Holy Name Medical Center Blog

Preventing 'Maskne' and Caring for Your Skin

Posted by Naana Boakye, MD, MPH
Board-certified Dermatologist
Holy Name Medical Center on November 2, 2020
Naana Boakye, MD, MPH, Board-certified Dermatologist at Holy Name Medical Center

The protocols for protecting oneself from COVID-19 are essential and remain our best defense, to date, in stopping the spread of coronavirus and other serious infections like the flu. Wearing face masks and frequent hand-washing are crucial, so it’s important to take care of your skin.

So-called “maskne” – an acne breakout or irritation around and under face coverings – can be problematic, especially for those who wear them for many hours a day. Surgical-grade masks, like the N95 and KN95 worn by health care workers, don’t breathe like cotton masks and can lead to humid and moist skin surfaces that breed breakouts and irritation.

Healthy Face Care

Even breathable cotton masks can lead to irritation or acne when worn for extended periods, however. Make sure your mask fits snugly but comfortably and take mask breaks throughout the day. Use clean masks each day; cotton masks should be washed in hot water.

The American Academy of Dermatology recommends skipping makeup, peels, scrubs, and anti-aging products while wearing a mask and washing your face afterward. For those with an acne outbreak, try an over-the-counter face wash that contains between 2 to 5% benzol peroxide (higher percentages can be irritating). If that doesn’t work, it’s wise to see a dermatologist.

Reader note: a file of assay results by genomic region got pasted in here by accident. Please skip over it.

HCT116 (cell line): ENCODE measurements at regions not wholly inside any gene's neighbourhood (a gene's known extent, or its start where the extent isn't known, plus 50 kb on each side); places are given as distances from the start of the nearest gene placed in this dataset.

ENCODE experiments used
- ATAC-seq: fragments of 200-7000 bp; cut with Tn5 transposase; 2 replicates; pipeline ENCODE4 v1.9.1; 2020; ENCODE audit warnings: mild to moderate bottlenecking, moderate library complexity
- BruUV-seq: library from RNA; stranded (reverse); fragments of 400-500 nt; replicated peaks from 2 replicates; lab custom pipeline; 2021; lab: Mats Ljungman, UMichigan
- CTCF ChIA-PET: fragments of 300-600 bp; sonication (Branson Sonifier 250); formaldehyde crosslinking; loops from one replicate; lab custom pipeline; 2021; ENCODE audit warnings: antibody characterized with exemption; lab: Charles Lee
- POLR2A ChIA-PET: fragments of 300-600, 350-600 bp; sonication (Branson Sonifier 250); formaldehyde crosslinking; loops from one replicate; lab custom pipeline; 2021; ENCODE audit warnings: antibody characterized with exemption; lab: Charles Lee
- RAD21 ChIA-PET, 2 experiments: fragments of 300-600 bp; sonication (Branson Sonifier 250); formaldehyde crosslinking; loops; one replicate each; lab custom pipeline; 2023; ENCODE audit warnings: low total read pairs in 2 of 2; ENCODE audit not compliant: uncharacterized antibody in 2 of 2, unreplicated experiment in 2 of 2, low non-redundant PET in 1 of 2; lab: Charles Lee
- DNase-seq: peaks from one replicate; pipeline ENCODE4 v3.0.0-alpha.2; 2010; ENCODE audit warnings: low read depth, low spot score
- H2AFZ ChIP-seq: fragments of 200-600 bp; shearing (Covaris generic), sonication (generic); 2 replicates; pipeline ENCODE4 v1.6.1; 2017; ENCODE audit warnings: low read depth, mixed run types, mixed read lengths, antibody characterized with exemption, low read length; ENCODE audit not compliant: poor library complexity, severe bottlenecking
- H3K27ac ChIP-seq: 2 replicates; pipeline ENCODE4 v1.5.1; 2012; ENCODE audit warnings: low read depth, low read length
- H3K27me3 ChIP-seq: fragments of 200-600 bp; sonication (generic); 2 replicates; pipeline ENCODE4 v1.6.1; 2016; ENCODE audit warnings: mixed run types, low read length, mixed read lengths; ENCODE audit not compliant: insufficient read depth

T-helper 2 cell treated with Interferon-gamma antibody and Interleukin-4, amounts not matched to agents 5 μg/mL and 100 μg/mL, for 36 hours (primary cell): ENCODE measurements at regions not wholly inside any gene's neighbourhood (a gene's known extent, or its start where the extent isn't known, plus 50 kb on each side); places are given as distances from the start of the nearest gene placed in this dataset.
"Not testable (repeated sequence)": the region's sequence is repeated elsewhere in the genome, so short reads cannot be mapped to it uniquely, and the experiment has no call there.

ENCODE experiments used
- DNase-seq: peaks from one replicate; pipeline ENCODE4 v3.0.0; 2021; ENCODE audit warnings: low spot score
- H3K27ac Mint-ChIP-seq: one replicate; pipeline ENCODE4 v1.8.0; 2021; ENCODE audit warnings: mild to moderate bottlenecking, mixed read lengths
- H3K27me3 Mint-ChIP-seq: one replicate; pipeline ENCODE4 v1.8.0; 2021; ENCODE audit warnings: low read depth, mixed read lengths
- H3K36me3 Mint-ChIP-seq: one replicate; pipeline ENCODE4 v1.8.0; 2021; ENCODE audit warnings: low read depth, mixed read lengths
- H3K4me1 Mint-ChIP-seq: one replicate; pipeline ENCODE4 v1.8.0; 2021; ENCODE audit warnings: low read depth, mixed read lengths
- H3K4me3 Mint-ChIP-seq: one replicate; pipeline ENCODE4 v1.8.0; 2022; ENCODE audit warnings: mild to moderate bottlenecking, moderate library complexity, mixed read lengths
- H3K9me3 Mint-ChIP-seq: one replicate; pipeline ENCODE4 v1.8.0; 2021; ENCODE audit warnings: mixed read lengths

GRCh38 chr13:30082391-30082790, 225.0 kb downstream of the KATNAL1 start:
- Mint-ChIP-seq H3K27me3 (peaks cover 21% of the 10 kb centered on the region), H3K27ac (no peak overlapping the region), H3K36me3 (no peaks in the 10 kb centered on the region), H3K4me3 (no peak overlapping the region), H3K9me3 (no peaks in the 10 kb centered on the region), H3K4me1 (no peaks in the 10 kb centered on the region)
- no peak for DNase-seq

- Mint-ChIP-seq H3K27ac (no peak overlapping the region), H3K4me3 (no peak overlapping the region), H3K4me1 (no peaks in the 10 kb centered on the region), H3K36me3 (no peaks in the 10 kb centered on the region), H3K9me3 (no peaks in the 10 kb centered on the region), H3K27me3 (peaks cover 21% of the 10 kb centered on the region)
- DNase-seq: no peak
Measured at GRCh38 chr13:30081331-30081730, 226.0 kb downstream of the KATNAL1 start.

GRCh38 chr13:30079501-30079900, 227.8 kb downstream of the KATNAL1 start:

Moisturizers, lotions and creams can help with mask irritation on the face or from the loops behind the ears. They also are essential in mitigating the dry skin and irritation – even eczema – that many are experiencing because of frequent hand-washing and the application of hand sanitizers.

Keep the Germs from Getting Under Your Skin

Hand-washing – for 20 seconds in lukewarm water – is the best first-line of defense against disease, so don’t scale back on that. But dry and cracked skin can provide avenues for bacteria and germs to get in your body so it’s important to moisturize after hand-washing. Opting for a gentler, less acidic soap with a pH level in the 6-7 range can also help.

Use sanitizer when you can’t wash your hands. The Centers for Disease Control and Prevention recommend hand sanitizers contain ethyl alcohol levels of at least 60 percent. Most are usually around 70 percent, which can be very drying for skin. Look for ones that also contains hydrating ingredients, like glycerin, aloe vera or urea. I like the H2One Awakening Citrus hand sanitizer gel. It’s good to stick with American brands, as some from elsewhere have been shown to contain harmful chemicals. Afterward apply a good moisturizer with quality ingredients like shea butter or coconut.

Don’t let up on COVID prevention. Just add a few simple steps that can also help protect your skin!

Dr. Boakye practices at Bergen Dermatology in Englewood Cliffs. She is an assistant clinical professor of medicine at Mount Sinai St. Luke's Hospital in New York City. She developed her own skin care line, Karité (mykarite.com).

Dr. Boakye is affiliated with numerous professional societies, including the American Academy of Dermatology, and she has been featured in Redbook magazine; O, The Oprah Magazine; and others.

To schedule an in-person or telemedicine appointment with her, call 201-567-7546.